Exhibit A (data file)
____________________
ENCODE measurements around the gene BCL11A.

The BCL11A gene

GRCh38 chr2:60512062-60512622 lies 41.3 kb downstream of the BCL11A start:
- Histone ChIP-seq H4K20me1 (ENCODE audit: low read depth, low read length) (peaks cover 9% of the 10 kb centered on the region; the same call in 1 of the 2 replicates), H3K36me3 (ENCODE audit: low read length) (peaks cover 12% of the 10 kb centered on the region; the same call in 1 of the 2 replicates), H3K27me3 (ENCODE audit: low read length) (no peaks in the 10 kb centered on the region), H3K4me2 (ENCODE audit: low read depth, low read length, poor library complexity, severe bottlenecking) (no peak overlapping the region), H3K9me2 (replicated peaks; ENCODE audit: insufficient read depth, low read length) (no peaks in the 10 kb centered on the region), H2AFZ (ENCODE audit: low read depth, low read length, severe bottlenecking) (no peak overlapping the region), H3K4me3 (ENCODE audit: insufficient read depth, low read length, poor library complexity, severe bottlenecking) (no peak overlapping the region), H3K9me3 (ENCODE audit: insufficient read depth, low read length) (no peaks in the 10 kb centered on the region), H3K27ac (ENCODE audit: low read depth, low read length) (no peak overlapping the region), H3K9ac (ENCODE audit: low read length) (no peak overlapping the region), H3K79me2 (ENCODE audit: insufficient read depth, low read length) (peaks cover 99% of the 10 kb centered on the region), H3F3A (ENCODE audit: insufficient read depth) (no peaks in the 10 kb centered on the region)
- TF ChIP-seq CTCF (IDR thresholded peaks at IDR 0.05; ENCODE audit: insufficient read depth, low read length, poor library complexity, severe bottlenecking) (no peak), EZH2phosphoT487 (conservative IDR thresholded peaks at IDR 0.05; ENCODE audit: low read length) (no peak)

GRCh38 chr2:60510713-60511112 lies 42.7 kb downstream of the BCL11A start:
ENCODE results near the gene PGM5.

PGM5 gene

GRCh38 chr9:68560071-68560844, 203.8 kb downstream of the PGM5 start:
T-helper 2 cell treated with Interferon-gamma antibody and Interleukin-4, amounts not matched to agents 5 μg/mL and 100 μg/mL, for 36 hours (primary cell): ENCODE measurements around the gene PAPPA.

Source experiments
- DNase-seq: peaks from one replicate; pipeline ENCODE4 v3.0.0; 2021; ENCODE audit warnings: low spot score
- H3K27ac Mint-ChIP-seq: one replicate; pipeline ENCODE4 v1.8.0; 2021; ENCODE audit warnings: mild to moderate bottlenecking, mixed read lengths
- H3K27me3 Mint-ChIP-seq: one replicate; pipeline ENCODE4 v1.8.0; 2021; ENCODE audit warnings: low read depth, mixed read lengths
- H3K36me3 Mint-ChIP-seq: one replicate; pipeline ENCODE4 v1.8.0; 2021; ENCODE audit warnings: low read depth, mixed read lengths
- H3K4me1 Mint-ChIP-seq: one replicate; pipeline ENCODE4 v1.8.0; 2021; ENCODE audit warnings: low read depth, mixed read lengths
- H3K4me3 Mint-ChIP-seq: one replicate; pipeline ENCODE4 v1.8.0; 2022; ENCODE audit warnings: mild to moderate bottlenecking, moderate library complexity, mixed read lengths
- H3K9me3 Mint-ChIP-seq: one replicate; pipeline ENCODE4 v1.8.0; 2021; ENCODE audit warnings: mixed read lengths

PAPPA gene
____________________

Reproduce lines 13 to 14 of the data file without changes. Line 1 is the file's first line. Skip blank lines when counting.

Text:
- H3K27ac Mint-ChIP-seq: one replicate; pipeline ENCODE4 v1.8.0; 2021; ENCODE audit warnings: mild to moderate bottlenecking, mixed read lengths
- H3K27me3 Mint-ChIP-seq: one replicate; pipeline ENCODE4 v1.8.0; 2021; ENCODE audit warnings: low read depth, mixed read lengths